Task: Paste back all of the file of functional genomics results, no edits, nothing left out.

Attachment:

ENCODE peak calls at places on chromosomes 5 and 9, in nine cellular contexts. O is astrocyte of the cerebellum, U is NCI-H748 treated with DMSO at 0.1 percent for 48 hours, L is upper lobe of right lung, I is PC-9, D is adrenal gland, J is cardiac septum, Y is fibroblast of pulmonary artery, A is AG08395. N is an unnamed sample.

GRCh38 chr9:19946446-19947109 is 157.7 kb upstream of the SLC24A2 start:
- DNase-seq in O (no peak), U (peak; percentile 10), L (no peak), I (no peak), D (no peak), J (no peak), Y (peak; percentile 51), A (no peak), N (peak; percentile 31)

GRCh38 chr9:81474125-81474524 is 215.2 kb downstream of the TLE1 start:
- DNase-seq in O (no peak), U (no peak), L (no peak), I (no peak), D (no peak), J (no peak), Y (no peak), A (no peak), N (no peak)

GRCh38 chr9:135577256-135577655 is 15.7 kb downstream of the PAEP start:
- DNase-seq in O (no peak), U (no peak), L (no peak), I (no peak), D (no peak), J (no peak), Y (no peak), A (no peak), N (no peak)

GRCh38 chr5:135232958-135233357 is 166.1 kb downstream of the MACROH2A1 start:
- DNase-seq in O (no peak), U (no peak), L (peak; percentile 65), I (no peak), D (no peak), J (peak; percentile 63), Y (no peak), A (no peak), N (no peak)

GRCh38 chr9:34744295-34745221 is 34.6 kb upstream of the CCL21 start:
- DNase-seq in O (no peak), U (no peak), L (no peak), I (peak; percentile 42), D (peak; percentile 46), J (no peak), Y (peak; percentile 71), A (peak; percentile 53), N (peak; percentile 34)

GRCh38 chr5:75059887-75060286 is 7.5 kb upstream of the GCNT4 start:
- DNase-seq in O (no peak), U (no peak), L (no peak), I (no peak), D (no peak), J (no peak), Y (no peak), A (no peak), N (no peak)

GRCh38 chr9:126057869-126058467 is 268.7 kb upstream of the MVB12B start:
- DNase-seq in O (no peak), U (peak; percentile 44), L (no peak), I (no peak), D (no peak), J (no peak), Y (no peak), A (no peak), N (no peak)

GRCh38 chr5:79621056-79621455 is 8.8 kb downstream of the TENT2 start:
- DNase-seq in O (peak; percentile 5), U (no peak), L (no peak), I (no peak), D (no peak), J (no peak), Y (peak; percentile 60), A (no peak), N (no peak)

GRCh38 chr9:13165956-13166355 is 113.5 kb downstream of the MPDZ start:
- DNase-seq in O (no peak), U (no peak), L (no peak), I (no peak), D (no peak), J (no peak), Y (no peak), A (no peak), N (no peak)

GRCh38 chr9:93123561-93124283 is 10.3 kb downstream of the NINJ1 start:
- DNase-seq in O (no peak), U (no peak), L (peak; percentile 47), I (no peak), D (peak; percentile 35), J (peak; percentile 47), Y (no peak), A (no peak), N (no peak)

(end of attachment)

ENCODE peak calls at places on chromosomes 5 and 9, in nine cellular contexts. O is astrocyte of the cerebellum, U is NCI-H748 treated with DMSO at 0.1 percent for 48 hours, L is upper lobe of right lung, I is PC-9, D is adrenal gland, J is cardiac septum, Y is fibroblast of pulmonary artery, A is AG08395. N is an unnamed sample.

GRCh38 chr9:19946446-19947109 is 157.7 kb upstream of the SLC24A2 start:
- DNase-seq in O (no peak), U (peak; percentile 10), L (no peak), I (no peak), D (no peak), J (no peak), Y (peak; percentile 51), A (no peak), N (peak; percentile 31)

GRCh38 chr9:81474125-81474524 is 215.2 kb downstream of the TLE1 start:
- DNase-seq in O (no peak), U (no peak), L (no peak), I (no peak), D (no peak), J (no peak), Y (no peak), A (no peak), N (no peak)

GRCh38 chr9:135577256-135577655 is 15.7 kb downstream of the PAEP start:
- DNase-seq in O (no peak), U (no peak), L (no peak), I (no peak), D (no peak), J (no peak), Y (no peak), A (no peak), N (no peak)

GRCh38 chr5:135232958-135233357 is 166.1 kb downstream of the MACROH2A1 start:
- DNase-seq in O (no peak), U (no peak), L (peak; percentile 65), I (no peak), D (no peak), J (peak; percentile 63), Y (no peak), A (no peak), N (no peak)

GRCh38 chr9:34744295-34745221 is 34.6 kb upstream of the CCL21 start:
- DNase-seq in O (no peak), U (no peak), L (no peak), I (peak; percentile 42), D (peak; percentile 46), J (no peak), Y (peak; percentile 71), A (peak; percentile 53), N (peak; percentile 34)

GRCh38 chr5:75059887-75060286 is 7.5 kb upstream of the GCNT4 start:
- DNase-seq in O (no peak), U (no peak), L (no peak), I (no peak), D (no peak), J (no peak), Y (no peak), A (no peak), N (no peak)

GRCh38 chr9:126057869-126058467 is 268.7 kb upstream of the MVB12B start:
- DNase-seq in O (no peak), U (peak; percentile 44), L (no peak), I (no peak), D (no peak), J (no peak), Y (no peak), A (no peak), N (no peak)

GRCh38 chr5:79621056-79621455 is 8.8 kb downstream of the TENT2 start:
- DNase-seq in O (peak; percentile 5), U (no peak), L (no peak), I (no peak), D (no peak), J (no peak), Y (peak; percentile 60), A (no peak), N (no peak)

GRCh38 chr9:13165956-13166355 is 113.5 kb downstream of the MPDZ start:
- DNase-seq in O (no peak), U (no peak), L (no peak), I (no peak), D (no peak), J (no peak), Y (no peak), A (no peak), N (no peak)

GRCh38 chr9:93123561-93124283 is 10.3 kb downstream of the NINJ1 start:
- DNase-seq in O (no peak), U (no peak), L (peak; percentile 47), I (no peak), D (peak; percentile 35), J (peak; percentile 47), Y (no peak), A (no peak), N (no peak)